Abstract

http://ssrn.com/abstract=943448
 
 

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Rowing against the Tidewater: A Theory of Voting by Multi-Judge Panels


David G. Post


Temple University School of Law

Steven C. Salop


Georgetown University Law Center


Georgetown Law Journal, Vol. 80, p. 743, February 1992

Abstract:     
How should the views of individual judges on an appellate panel be combined to reach a decision in any particular case. Oddly enough, there has been coomparatively little attention paid to this very fundamental question, notwithstanding the fact that there are (at least) two very different procedures judges could use, and that the choice between them may be outcome-determinative in many circumstances. In this paper, we set out an analytic framework for examining the question of which voting rule multi-member courts should use, with reference to the well-known case of National Mutual Insurance Co. v. Tidewater Transfer Co., 337 US 532 (1948), and demonstrate a number of fundamental flaws in the methods of outcome-voting used by most multi-member panels.

Number of Pages in PDF File: 33

Keywords: Condorcet Paradox, judicial voting, multi-member courts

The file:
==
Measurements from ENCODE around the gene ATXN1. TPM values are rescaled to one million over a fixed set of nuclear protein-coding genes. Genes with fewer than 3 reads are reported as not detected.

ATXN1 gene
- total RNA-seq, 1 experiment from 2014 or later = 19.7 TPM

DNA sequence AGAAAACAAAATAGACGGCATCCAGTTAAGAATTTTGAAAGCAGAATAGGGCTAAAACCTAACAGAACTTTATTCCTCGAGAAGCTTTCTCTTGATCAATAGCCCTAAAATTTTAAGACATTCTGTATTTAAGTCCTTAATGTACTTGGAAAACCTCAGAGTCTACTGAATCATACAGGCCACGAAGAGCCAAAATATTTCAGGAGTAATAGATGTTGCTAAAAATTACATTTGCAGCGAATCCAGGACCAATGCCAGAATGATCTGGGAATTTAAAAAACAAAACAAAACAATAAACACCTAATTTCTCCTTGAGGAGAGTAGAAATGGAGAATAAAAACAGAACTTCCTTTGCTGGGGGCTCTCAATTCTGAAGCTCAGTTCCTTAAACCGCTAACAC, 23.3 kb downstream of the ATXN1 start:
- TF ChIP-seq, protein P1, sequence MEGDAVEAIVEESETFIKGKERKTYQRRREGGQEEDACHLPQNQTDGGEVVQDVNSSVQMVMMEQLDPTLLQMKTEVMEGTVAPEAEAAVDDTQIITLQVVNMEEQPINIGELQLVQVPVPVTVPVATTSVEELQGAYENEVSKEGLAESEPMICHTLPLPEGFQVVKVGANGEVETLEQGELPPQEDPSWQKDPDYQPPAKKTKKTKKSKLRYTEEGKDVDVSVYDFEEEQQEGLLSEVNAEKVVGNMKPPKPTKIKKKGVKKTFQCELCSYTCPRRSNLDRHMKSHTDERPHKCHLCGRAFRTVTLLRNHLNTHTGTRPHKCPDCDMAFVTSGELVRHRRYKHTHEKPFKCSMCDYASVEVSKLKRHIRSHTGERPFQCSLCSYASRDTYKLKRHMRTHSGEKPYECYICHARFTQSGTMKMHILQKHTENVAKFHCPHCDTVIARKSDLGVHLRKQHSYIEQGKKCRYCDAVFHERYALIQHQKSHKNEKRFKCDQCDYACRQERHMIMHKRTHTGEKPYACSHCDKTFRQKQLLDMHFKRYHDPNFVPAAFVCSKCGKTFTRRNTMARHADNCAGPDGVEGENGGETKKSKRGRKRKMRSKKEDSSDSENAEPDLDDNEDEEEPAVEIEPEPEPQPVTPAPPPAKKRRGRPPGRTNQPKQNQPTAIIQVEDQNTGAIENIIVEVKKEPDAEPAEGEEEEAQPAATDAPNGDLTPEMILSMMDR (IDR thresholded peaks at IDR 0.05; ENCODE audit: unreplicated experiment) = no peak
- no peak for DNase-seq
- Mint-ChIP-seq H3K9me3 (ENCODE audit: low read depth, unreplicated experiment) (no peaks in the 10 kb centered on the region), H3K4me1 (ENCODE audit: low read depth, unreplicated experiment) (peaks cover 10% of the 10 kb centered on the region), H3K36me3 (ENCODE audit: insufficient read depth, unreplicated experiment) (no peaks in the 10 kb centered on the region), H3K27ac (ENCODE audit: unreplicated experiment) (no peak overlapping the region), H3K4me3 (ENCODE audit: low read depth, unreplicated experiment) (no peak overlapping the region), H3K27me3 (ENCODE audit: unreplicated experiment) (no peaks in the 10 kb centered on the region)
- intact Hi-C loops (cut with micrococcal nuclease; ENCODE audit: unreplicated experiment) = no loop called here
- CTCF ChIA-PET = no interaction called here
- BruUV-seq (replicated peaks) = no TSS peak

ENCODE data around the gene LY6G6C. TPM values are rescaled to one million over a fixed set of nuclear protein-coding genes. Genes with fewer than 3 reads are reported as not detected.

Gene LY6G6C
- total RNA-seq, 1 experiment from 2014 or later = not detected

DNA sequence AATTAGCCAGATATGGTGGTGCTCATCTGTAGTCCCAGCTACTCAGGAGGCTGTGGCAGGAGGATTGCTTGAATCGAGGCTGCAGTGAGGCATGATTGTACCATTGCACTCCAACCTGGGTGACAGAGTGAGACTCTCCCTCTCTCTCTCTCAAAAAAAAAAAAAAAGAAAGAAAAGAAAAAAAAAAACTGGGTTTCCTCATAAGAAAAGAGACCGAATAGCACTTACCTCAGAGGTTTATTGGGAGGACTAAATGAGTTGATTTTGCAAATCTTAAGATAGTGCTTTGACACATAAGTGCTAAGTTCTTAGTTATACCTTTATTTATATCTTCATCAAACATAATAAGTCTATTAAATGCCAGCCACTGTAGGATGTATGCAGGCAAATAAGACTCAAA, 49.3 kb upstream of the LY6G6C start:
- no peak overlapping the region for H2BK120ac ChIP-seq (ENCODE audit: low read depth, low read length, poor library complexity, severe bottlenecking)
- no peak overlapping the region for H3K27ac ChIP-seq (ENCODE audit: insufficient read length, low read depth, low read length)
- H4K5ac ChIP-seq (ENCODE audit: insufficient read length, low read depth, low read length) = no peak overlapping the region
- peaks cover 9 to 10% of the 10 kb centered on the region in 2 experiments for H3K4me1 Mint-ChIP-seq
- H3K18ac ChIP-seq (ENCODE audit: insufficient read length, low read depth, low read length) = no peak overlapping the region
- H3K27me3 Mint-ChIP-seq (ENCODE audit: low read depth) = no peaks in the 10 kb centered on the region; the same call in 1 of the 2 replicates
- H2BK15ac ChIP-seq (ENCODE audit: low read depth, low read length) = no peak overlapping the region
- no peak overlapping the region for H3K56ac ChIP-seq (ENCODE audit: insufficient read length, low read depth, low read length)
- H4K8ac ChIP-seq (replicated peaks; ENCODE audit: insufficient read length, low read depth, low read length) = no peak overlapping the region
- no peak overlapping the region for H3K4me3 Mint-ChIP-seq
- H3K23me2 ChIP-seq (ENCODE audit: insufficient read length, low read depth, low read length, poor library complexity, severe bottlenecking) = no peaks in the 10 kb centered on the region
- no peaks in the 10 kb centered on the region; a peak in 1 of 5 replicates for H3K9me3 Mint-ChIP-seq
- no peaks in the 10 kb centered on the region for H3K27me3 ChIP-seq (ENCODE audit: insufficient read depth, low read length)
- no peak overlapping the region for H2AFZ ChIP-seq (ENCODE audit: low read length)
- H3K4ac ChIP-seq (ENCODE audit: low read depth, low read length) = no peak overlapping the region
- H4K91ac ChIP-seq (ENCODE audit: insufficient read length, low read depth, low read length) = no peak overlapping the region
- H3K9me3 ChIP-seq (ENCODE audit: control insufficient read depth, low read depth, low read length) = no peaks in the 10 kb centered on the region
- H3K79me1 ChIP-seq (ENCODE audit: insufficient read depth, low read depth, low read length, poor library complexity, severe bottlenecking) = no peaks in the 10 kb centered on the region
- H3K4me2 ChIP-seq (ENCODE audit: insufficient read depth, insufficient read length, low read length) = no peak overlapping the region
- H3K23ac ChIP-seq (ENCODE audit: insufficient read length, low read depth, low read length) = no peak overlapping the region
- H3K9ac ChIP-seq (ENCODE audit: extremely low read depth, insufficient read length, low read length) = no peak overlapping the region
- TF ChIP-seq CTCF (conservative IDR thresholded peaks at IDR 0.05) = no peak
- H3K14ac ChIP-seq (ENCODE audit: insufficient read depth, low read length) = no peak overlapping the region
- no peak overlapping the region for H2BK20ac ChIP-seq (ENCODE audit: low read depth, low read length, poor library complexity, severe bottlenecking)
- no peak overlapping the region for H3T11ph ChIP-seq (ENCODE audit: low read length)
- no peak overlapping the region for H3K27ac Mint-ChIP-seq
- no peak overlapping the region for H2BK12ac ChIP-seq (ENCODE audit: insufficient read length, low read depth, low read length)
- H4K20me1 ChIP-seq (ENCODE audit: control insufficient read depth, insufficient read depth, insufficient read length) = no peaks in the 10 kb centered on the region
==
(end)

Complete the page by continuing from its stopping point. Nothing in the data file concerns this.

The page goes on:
JEL Classification: K41, K10

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Date posted: November 9, 2006  

Suggested Citation

Post, David G. and Salop, Steven C., Rowing against the Tidewater: A Theory of Voting by Multi-Judge Panels. Georgetown Law Journal, Vol. 80, p. 743, February 1992. Available at SSRN: http://ssrn.com/abstract=943448

Contact Information

David G. Post (Contact Author)
Temple University School of Law ( email )
1719 N. Broad Street
Philadelphia, PA 19122
United States
215-204-4539 or (202)364-5010 (Phone)
215-204-1185 (Fax)
Steven C. Salop
Georgetown University Law Center ( email )
600 New Jersey Avenue, NW
Washington, DC 20001
United States
202-662-9095 (Phone)
202-662-9497 (Fax)
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